Chevrolet Dumps 6.2-Liter V8 Into ‘Premier Plus’ Editions of Tahoe, Suburban

Last year, Chevrolet introduced Rally Sport Truck (RST) variant of the Tahoe. Effectively an appearance package for the body-on-frame SUV, it also opened the door for a performance package containing General Motors’ Magnetic Ride Control, a 420-horsepower 6.2-liter V8, and the 10L80 10-speed automatic transmission. The company did the same for the Suburban a short time later.

According to the manufacturer, people love the engine more than their own children. As a result, Chevrolet wants to expand its availability while it makes a little heaping mounds of money on the side. For 2019, Chevy adds the motor to the Premier Plus special editions of the Tahoe and Suburban — which represent a half-step in luxury above the standard Premier trims, but a giant leap in overall price.

“Our customers have shown strong demand for both Tahoe and Suburban with the 6.2L V-8 option,” said Sandor Piszar, director of Chevrolet Trucks Marketing and Advertising. “Thirty-six percent of all Chevy full-size SUV special edition models are now sold with this engine. Premier Plus gives both Suburban and Tahoe customers another option to choose from with several added premium touches.”

GM claims the Premier Plus editions feature meaningful interior upgrades, like distinctive heated and ventilated leather-appointed front seats, two-tone interior colors, power steps, a head-up display, 8-inch touch screen. However, most of that equipment can be found on the standard Premier trim. The truly unique stuff is the additional badging, gold Chevy logo, and 22-inch wheels that are specific to the special edition models.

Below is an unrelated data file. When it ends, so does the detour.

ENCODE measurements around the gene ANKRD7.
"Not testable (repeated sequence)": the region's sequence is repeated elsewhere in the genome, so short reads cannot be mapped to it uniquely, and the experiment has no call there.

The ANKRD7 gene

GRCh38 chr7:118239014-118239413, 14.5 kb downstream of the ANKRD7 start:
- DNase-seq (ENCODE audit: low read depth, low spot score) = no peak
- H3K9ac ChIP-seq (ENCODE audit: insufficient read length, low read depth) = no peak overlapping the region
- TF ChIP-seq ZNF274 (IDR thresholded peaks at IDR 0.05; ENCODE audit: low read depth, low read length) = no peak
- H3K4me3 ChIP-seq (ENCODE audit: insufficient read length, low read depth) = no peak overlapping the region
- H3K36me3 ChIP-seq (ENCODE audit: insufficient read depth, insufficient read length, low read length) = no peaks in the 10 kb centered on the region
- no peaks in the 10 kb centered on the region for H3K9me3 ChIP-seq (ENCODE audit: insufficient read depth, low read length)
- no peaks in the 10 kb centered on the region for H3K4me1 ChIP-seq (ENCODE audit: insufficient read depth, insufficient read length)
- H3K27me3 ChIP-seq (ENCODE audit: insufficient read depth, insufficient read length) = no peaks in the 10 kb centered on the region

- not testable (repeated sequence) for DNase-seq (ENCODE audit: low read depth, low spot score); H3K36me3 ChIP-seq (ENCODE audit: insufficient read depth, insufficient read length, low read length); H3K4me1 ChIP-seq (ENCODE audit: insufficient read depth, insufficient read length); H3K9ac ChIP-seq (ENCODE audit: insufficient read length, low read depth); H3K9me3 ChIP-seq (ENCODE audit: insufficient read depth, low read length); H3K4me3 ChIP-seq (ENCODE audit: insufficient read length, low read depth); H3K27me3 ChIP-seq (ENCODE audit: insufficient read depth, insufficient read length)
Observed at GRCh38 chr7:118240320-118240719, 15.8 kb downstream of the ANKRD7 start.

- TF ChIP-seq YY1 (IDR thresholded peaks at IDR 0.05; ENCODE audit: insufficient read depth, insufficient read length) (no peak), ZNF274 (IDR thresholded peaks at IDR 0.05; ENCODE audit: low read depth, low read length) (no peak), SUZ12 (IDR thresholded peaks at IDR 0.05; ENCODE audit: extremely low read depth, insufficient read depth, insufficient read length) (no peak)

What you are really shelling out the big bucks for is that engine, and it doesn’t come cheap. The standard Tahoe, in Premier guise, starts at $63,895 before destination. For the Suburban, it comes to $66,595 with the 5.3-liter EcoTec3 equipped. But the 6.2-liter Premier Plus will set you back $74,100 for the Tahoe and $76,900 on the Suburban (plus a $1,295 destination fee). That’s a lot of money for what is basically an engine upgrade.

While that cash does take you from 355 hp and 383 lb-ft of torque (with a six-speed) to 420 horsepower and 460 lb-ft of torque (with a 10-speed), we’re not sure ten grand is a bargain unless that grille ornament is made of real gold. We’re absolutely positive people will still buy these vehicles, however. Denali has already proven that GMC can use special luxury trims to print money for itself.

Chevrolet is clearly expecting strong sales. It claims the first 5,000 customers to order either of the special editions through a Costco member incentive can save $4,500 off the price. We imagine that still leaves General Motors with a tidy profit, even before customers tack on optional extras.

a version of this article first appeared on thetruthaboutcars.com

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